Not all that long ago, there were many discussions about selling surplus electricity to India. Already, that moment seems an eternity away. With relentless population growth and economic expansion, there is a growing and entirely predictable shortfall between the supply and demand of energy.
The consequences of this crisis is available in the shape of the recent riots in Karachi, when suffering citizens finally lost their temper and took to the streets to protest the unending power cuts. But apart from discomfort and lost tempers, there is a direct economic cost of this growing gap. According to economist Shahid Javed Burki, the projected shortfall will result in a lower GDP per capita rise. The reduction in earning per head directly attributable to power availability will be $225 by 2020.
In his paper called ‘The Weight of History: Pakistan’s Energy Problems’, Burki gives an overview of our past and present performance in the energy sector, and discusses what needs to be done. Published in “Fuelling the Future”, a compilation of papers published by the Woodrow Wilson International Centre, Burki’s article focuses on the failure of political will to undertake the policies necessary to meet our energy requirements:
“During this period of economic stabilisation [1999-2002], the IMF forced constraints on the public sector, and the share of public sector development program (PSDP) declined to a historic low of two per cent of GDP – it had reached almost 11 per cent under Zulfikar Ali Bhutto (1971-77). Energy, and electric power in particular, was one sector that suffered.”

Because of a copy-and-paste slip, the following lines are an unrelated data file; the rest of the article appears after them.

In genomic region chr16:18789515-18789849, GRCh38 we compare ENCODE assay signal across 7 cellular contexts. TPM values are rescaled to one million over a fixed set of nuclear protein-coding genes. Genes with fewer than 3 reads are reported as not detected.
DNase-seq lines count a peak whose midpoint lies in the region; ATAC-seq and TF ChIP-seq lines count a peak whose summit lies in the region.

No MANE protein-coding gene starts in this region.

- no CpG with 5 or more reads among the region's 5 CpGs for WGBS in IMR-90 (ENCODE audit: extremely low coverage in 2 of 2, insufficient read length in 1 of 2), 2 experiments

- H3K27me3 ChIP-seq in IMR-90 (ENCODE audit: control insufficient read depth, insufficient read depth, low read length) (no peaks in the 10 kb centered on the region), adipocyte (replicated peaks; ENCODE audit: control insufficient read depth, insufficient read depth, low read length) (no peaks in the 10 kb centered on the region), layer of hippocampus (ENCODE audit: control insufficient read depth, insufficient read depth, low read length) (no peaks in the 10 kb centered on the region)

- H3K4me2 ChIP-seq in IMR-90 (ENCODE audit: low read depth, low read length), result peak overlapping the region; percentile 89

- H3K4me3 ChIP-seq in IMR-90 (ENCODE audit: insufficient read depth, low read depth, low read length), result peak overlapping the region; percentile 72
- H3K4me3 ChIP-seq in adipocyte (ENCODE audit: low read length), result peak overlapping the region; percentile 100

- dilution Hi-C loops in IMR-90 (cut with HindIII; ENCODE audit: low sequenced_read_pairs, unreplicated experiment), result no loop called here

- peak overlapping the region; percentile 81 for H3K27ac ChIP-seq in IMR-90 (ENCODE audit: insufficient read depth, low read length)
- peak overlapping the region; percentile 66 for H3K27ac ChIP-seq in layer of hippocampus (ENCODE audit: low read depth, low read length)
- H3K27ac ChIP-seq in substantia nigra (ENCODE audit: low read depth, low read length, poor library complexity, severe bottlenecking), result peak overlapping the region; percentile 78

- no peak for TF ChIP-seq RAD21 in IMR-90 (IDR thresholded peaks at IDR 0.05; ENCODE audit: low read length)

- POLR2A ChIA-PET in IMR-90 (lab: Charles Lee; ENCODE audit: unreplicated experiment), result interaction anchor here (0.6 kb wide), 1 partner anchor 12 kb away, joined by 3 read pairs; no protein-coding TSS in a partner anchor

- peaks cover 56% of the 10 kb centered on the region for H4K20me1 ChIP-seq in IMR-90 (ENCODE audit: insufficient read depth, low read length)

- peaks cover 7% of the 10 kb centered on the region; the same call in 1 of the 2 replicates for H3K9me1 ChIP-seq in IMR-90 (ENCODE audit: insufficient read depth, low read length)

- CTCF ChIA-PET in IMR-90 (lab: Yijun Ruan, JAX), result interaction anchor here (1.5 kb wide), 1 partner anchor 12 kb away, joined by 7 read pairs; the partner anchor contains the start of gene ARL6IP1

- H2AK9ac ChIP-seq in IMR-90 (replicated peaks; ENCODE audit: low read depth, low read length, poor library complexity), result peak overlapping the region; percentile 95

When Benazir Bhutto’s government approved a number of independent power projects (IPPs) during her second stint, there was a hue and cry over alleged corruption. Opponents vociferously denounced the deals. Nawaz Sharif, who followed BB into office, made it his business to hound the IPPs. But imagine life without them: today, they supply over 30 per cent of Pakistan’s electricity.
And after the way HUBCO was hassled by the general in charge of Pakistan’s Water and Power Development Authority (WAPDA), foreign interest in Pakistan’s energy sector declined. According to Burki:“His [Nawaz Sharif’s] government … harassed the IPPs and brought an end to the flow of foreign direct investment into the energy sector…”
Recently there was some fresh investment in the shape of the Karachi Electricity Supply Corporation (KESC) sale, but with WAPDA unwilling or unable to meet its commitments to supply power to the Karachi power company, the recently privatised firm is in deep trouble.
This summer, there was a period when the gap between supply and demand touched 3,000 megawatts (MW). Things will only get worse. According to the Planning Commission, while supply equalled demand in 2005, the shortfall will grow to 3.2 million tons of oil (TOE) equivalent in 2010, and 21.5 TOE in 2020. We all know that the claim that supply and demand were in balance two years ago is false. But then our planners in the air-conditioned premises of Islamabad’s secretariat were never in touch with reality.
A major reason for this situation is that Musharraf has failed to add a single megawatt to the national grid during his eight years in power. Despite his endless talk about the need for dams, the hype has remained limited to feasibility reports and seminars. In the private sector, potential investors have been put off by the unrealistically low tariff offered by WAPDA. At the same time, civil servants have been reluctant to take the initiative for fear of being targeted by NAB, the national accountability bureau that has much to answer for.